The acquisition of appropriate soft tissue balance is largely dependent on the surgeon’s intraoperative judgment. To avoid instability caused by inappropriate soft tissue balance, a widely recognized goal is to adjust the soft tissue envelope to feel stable in 0° extension and 90° flexion by using a manual stress test, gap spacer, or tension meter. This technique can reliably achieve a more stabilized knee in 0° extension and 90° flexion. However, it is unclear whether it can achieve stability at the midflexion range.

It is hypothesized that intraoperative varus–valgus stability at 0° and 90° has an impact on postoperative varus–valgus stability at the midflexion range, and this impact differs between each degree of flexion. The purpose of this study was to evaluate the correlation between varus–valgus stability at 0° extension and 90° flexion and that at the midflexion range.

Materials and methods

Forty-three patients underwent TKA with the PS prosthesis (LPS-flex; Zimmer, Warsaw, IN, USA) using a navigation system (precisioN Knee Navigation Software, version 4.0; Stryker, Kalamazoo, MI, USA). To minimize the influences of clinical variables, patients with valgus knee or preoperative severe contracture (>20° or <90°) were excluded. The patient population included 28 women and 15 men with a mean age of 77 ± 4.8 years. The study population was normally distributed. The average preoperative hip knee ankle angle was 14.2° ± 5.5° in varus knees and the postoperative hip knee ankle angle was 0.0° ± 2.0°.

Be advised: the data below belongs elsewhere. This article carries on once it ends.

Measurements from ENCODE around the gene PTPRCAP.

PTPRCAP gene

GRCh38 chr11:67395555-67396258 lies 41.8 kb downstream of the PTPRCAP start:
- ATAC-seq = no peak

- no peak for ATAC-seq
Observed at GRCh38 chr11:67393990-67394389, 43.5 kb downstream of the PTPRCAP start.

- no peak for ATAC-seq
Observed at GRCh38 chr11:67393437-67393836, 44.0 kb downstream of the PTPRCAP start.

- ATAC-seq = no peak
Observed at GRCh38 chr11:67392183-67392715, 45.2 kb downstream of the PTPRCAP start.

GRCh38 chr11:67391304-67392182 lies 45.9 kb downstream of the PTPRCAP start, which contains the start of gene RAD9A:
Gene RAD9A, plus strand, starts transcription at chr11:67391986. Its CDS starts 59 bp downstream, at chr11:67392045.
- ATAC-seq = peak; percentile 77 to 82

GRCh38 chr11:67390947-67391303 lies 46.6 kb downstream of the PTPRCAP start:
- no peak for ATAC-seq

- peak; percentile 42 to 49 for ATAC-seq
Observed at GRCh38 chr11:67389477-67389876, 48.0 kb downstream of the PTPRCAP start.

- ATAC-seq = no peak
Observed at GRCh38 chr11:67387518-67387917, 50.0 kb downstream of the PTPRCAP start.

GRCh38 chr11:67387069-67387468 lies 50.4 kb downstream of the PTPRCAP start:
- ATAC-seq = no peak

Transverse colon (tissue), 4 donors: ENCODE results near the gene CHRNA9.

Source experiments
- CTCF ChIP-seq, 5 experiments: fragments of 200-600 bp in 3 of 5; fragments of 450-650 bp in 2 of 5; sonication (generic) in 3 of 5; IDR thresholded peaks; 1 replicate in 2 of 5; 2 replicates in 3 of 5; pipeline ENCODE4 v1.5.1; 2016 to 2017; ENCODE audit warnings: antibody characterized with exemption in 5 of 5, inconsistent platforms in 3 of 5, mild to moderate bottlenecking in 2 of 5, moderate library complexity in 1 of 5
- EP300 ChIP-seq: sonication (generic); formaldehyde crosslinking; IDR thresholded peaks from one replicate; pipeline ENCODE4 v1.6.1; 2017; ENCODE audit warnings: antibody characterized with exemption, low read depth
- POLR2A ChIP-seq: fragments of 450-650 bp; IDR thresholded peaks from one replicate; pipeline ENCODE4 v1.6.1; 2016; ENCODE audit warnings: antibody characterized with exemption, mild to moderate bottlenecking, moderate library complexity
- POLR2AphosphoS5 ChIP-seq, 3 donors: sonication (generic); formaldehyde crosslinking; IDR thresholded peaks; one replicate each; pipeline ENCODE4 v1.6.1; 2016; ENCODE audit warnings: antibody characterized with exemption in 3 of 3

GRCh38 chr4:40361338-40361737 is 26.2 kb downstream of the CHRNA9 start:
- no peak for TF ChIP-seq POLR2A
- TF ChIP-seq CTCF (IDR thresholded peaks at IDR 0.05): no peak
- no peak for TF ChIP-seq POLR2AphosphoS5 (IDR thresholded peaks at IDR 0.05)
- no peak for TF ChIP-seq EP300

The institutional review board of our university approved this study, and informed consent was obtained from all patients.

Surgical procedure and varus–valgus stability measurements

The air tourniquet was inflated to 250 mmHg under general anesthesia in all cases intraoperatively, and specific anatomic reference points were located by anchoring infrared signal transducers into the femur and tibia with pins. Then, the skin incision was made, and the subcutaneous tissue was exposed. Registration was performed with osteophytes and soft tissues, including the intact preservation of the anterior cruciate ligament (ACL). The anteroposterior and rotational axes of the femur and tibia were identified based on anatomical landmarks. The femoral rotation axis was defined by referring to the average rotation axis of the axis perpendicular to the white side line and parallel to the transepicondylar axis. The tibial rotation axis was directed along the line from one-third of the tibial tubercle to the central point of the transverse diameter, excluding the osteophytes calculated during preoperative planning.